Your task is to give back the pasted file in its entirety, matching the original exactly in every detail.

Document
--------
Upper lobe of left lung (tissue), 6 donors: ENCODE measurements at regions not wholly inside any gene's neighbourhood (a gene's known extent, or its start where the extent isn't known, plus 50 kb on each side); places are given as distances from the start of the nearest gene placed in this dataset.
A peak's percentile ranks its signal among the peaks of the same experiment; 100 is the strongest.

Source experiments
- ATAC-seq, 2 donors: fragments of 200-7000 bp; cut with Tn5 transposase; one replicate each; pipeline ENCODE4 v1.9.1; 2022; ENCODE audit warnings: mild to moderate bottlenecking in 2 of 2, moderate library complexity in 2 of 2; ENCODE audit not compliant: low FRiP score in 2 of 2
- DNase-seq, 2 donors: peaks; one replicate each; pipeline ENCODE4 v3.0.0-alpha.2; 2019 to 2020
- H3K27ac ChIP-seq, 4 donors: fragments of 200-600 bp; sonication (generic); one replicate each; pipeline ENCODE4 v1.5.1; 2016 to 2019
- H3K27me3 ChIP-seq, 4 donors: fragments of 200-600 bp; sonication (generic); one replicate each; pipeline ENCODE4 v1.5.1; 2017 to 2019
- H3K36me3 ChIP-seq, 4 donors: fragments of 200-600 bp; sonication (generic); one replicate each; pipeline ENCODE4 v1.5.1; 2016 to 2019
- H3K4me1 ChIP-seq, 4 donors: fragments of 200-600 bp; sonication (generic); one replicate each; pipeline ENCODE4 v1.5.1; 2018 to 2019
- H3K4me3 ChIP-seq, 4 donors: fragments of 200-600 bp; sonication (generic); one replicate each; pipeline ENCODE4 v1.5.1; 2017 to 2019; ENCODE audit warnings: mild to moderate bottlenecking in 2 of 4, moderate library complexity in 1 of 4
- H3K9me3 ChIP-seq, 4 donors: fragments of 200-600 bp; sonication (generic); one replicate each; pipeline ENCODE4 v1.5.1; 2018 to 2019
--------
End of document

Upper lobe of left lung (tissue), 6 donors: ENCODE measurements at regions not wholly inside any gene's neighbourhood (a gene's known extent, or its start where the extent isn't known, plus 50 kb on each side); places are given as distances from the start of the nearest gene placed in this dataset.
A peak's percentile ranks its signal among the peaks of the same experiment; 100 is the strongest.

Source experiments
- ATAC-seq, 2 donors: fragments of 200-7000 bp; cut with Tn5 transposase; one replicate each; pipeline ENCODE4 v1.9.1; 2022; ENCODE audit warnings: mild to moderate bottlenecking in 2 of 2, moderate library complexity in 2 of 2; ENCODE audit not compliant: low FRiP score in 2 of 2
- DNase-seq, 2 donors: peaks; one replicate each; pipeline ENCODE4 v3.0.0-alpha.2; 2019 to 2020
- H3K27ac ChIP-seq, 4 donors: fragments of 200-600 bp; sonication (generic); one replicate each; pipeline ENCODE4 v1.5.1; 2016 to 2019
- H3K27me3 ChIP-seq, 4 donors: fragments of 200-600 bp; sonication (generic); one replicate each; pipeline ENCODE4 v1.5.1; 2017 to 2019
- H3K36me3 ChIP-seq, 4 donors: fragments of 200-600 bp; sonication (generic); one replicate each; pipeline ENCODE4 v1.5.1; 2016 to 2019
- H3K4me1 ChIP-seq, 4 donors: fragments of 200-600 bp; sonication (generic); one replicate each; pipeline ENCODE4 v1.5.1; 2018 to 2019
- H3K4me3 ChIP-seq, 4 donors: fragments of 200-600 bp; sonication (generic); one replicate each; pipeline ENCODE4 v1.5.1; 2017 to 2019; ENCODE audit warnings: mild to moderate bottlenecking in 2 of 4, moderate library complexity in 1 of 4
- H3K9me3 ChIP-seq, 4 donors: fragments of 200-600 bp; sonication (generic); one replicate each; pipeline ENCODE4 v1.5.1; 2018 to 2019